Months of tension between Kenya and Uganda over fuel import rights are finally coming to an end.

Kenya's Energy Cabinet Secretary, Davis Chirchir, announced that the government is finalizing a permit that will allow Uganda National Oil Company (UNOC) to import fuel directly through the Kenya Pipeline Company (KPC).

“You will see Unoc getting a licence and then we will see how to work together because usage of our pipeline is an opportunity for us,” Chirchir stated.

 According to Chirchir UNOC will utilize KPC’s infrastructure, ensuring continued revenue for the Kenyan transporter.

"We are working closely with Uganda to resolve the challenge," Chirchir added.

This news comes after a lawsuit filed in Machakos High Court aiming to block UNOC's licensing was recently withdrawn.

Sources suggest the official license issuance is likely to happen next month.

The licensing move is expected to resolve the dispute and pave the way for UNOC to purchase fuel directly from Vitol Bahrain.

In December 2023, Uganda had even approached a regional court to fight for access to KPC's infrastructure.

While the court case remains unresolved, issuing the license is likely to see it dropped as both nations strive to prevent a diplomatic rift.

UNOC's entry into the Kenyan market as a direct importer will undoubtedly impact local oil marketing companies that have historically supplied Uganda.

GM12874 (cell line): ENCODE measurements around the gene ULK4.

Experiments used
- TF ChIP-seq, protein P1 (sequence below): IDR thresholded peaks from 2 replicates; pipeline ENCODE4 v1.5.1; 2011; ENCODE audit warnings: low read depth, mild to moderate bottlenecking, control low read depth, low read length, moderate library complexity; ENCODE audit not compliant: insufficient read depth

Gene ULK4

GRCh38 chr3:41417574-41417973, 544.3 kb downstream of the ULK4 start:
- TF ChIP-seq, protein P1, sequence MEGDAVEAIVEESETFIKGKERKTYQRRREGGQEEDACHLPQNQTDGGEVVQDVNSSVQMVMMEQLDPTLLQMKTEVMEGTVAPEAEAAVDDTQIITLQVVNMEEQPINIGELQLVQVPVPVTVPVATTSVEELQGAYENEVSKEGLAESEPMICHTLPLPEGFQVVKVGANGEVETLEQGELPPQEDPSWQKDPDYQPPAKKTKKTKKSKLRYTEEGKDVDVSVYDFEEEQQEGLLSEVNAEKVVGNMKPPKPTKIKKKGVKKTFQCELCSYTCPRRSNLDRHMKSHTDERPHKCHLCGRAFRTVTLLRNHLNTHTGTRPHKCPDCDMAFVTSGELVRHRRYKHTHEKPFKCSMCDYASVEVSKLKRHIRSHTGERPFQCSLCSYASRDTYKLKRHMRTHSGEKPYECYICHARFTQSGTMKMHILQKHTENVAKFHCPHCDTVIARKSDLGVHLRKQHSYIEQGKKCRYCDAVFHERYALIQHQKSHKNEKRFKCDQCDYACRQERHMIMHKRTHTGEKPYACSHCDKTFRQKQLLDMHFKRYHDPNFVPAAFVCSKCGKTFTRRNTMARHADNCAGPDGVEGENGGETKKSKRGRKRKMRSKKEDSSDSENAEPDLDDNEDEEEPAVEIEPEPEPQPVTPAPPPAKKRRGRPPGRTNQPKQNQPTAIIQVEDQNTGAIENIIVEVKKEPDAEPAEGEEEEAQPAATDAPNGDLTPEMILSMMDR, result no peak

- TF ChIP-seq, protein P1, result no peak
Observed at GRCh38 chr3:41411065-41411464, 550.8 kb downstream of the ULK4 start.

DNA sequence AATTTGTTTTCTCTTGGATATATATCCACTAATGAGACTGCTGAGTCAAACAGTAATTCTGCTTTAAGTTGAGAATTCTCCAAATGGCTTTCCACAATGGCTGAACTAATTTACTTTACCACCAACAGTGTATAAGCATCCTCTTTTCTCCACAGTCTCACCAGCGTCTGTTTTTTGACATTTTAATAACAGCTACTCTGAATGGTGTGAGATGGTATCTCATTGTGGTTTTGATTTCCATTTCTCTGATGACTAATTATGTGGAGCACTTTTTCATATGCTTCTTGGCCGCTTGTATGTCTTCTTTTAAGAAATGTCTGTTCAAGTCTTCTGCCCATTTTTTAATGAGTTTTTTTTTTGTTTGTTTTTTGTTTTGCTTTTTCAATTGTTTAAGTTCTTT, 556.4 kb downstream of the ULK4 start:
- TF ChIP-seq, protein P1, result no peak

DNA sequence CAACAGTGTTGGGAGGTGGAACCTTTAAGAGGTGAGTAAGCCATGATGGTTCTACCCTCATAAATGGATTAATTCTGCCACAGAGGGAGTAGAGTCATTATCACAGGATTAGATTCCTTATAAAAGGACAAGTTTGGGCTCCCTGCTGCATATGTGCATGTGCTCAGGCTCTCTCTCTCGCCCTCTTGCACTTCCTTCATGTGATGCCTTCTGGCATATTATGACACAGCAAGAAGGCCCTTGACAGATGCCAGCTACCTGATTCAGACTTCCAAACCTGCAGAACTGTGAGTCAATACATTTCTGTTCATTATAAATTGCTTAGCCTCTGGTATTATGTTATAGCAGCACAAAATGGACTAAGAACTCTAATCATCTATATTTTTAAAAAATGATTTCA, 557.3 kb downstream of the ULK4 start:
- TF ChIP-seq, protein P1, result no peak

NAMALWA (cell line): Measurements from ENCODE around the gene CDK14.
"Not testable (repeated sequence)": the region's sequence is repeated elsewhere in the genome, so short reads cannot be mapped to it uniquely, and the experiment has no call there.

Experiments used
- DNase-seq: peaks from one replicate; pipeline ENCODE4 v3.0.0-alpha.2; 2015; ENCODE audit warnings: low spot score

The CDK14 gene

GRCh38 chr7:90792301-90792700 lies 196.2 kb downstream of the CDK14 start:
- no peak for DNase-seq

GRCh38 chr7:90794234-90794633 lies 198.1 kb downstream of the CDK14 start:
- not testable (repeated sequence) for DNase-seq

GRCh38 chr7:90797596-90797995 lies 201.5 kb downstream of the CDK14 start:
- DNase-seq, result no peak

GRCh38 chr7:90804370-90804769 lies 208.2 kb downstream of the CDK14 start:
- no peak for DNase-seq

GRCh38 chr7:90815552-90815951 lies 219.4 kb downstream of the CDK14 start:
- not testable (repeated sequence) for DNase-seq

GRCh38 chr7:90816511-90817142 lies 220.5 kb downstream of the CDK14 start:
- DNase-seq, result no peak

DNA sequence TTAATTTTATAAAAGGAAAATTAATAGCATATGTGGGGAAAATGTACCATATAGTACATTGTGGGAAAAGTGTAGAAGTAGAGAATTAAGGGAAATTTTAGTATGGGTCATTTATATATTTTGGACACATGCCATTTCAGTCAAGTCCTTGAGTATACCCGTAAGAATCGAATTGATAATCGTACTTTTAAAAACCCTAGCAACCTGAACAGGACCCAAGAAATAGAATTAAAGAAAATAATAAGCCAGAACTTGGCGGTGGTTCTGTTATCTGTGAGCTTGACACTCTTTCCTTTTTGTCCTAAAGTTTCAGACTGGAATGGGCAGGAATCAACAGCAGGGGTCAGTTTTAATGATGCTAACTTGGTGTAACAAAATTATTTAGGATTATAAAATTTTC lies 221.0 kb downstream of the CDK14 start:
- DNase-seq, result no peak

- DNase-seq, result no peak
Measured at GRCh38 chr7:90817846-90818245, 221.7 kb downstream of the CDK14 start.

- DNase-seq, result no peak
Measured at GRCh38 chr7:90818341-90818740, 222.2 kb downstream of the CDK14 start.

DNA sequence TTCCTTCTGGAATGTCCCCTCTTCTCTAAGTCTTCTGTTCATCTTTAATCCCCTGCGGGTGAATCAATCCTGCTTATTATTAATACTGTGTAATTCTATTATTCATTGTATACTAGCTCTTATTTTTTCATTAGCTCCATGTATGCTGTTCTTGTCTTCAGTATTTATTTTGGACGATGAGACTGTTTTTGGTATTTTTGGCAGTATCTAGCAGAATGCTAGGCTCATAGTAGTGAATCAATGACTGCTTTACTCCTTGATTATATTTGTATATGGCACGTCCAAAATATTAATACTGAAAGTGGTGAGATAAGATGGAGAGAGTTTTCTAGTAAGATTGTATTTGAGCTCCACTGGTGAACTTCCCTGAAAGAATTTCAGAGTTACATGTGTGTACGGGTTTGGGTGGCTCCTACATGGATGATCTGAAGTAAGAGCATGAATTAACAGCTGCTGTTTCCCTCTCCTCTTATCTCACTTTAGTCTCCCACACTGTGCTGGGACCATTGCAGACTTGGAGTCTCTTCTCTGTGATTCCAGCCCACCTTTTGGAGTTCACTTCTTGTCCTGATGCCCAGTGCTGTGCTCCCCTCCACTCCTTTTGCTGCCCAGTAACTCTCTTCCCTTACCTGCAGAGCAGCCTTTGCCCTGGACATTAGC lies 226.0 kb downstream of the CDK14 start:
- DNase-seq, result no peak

Traditionally, UNOC has primarily catered to Ugandan state-owned entities, but this move signifies a shift towards serving private fuel distributors in the country.

It's important to note that Kenya's decision won't negatively affect the Kenya Pipeline Company.

Despite UNOC becoming a direct importer, KPC will continue to generate revenue by providing storage facilities and transportation networks for delivering fuel to Uganda.

The licensing assurance follows the withdrawal of a separate legal challenge against the Energy and Petroleum Regulatory Authority (EPRA) on March 22nd.

This case, filed by Royani Energy Limited, Acacia Ridge Construction, and two individuals, aimed to prevent EPRA from issuing the permit to UNOC.

Previously, Unoc's attempts to secure a license were hampered by failing to meet Kenyan regulations.

EPRA had denied the application due to Unoc's inability to demonstrate ownership of a licensed petroleum depot and at least five retail stations within Kenya.

Faced with Kenya's initial refusal to grant access to Mombasa port and KPC infrastructure, Uganda had explored a temporary solution – utilizing neighboring Tanzania as a transit point for UNOC's direct imports from Vitol Bahrain.

UNOC has already begun supplying fuel to oil firms in Tanzania and Uganda through the port of Dar es Salaam.

With the licensing dispute resolved, both Kenya and Uganda can move forward with a more collaborative approach to the regional fuel market.